Next, the practical value of using Parametric Bootstrapping is identified. Benefits of using Bootstrapping are enormous, adding real value through actionable study plans, increased client confidence, and more compelling research results. Bootstrapping also adds value because this method avoids additional investment and time spent collecting more data if it isn’t necessary, leverages studies which had failed to deliver actionable results, increases efficacy of study estimates, provides more rigorous and compelling results, and supports management & understanding of risks to the study plan and study variables

A description of how Bootstrapping works is subsequently addressed, including fundamentals of supporting theorems in Inferential Statistics. A spreadsheet model is also introduced, and illustrates the computational ease and transparency of Bootstrapping. Successful applications to client work with cost estimating are also discussed, as well as the limitations of the technique.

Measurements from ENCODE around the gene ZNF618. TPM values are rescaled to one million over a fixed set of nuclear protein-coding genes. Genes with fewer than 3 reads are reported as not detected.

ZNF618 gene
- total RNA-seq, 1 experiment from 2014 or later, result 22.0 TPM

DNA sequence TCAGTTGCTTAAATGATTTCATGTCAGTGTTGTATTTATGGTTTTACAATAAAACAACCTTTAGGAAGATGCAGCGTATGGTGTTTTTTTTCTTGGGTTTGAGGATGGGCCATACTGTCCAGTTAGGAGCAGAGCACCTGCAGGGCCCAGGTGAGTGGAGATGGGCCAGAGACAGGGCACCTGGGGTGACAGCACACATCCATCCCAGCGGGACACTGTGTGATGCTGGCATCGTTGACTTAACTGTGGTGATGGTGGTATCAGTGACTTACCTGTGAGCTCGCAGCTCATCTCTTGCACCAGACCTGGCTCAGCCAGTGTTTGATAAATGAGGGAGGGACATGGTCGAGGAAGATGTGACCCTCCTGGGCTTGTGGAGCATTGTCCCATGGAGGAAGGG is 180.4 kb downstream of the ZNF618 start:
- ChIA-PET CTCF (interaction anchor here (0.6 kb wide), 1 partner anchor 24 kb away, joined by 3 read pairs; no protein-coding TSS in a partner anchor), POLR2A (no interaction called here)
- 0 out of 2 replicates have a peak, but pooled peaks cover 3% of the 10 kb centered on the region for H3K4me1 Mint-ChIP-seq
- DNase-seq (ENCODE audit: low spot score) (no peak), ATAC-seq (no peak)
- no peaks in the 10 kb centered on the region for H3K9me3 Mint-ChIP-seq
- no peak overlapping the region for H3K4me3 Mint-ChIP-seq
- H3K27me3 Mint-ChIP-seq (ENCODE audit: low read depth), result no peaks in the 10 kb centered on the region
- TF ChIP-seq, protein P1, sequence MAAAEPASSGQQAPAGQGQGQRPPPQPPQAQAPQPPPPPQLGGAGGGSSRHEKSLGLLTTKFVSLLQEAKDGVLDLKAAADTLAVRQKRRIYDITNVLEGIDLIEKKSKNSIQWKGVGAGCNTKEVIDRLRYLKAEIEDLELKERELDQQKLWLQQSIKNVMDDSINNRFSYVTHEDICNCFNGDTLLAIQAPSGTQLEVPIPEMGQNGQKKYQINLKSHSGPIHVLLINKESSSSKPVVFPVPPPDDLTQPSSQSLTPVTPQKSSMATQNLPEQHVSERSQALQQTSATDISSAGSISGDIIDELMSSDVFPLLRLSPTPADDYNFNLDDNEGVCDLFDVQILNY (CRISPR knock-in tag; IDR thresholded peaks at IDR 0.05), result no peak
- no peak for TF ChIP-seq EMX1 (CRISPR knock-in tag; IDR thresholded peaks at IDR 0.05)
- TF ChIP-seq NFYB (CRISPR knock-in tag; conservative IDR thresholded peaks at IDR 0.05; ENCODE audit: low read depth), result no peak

This presentation shows one solution to estimating population characteristics with very small samples with a simple spreadsheet tool. Extensions of are also suggested, such as Non-Parametric Bootstrapping, that can be used when there is no or little evidence that the distribution of the underlying true population is normal.


Brett Gelso
Booz Allen Hamilton
Brett R. Gelso, Ph.D. currently applies environmental and energy economics, and related quantitative methods, to evaluate and estimate the costs and benefits of proposed regulations in the environmental, energy, and infrastructure domains. As a primary contributor to Booz Allen’s Economics and Business Analysis (EBA) team’s intellectual capital, he is developing several advanced methodologies in the areas of ecological asset valuation, risk management, and carbon trading.
Prior to joining BAH, Dr. Gelso worked at several U.S. government agencies including the Environmental Protection Agency, Department of Interior, and Department of Homeland Security. During his tenure in the federal government, Dr. Gelso focused on estimating the benefits and costs of potential regulation and on improving models that incorporated nonmarket, intrinsic, or ecosystem benefits of regulation. Dr. Gelso also maintains his connection with academia with presentations at conferences, publishing, and teaching Statistics and Econometrics at American University.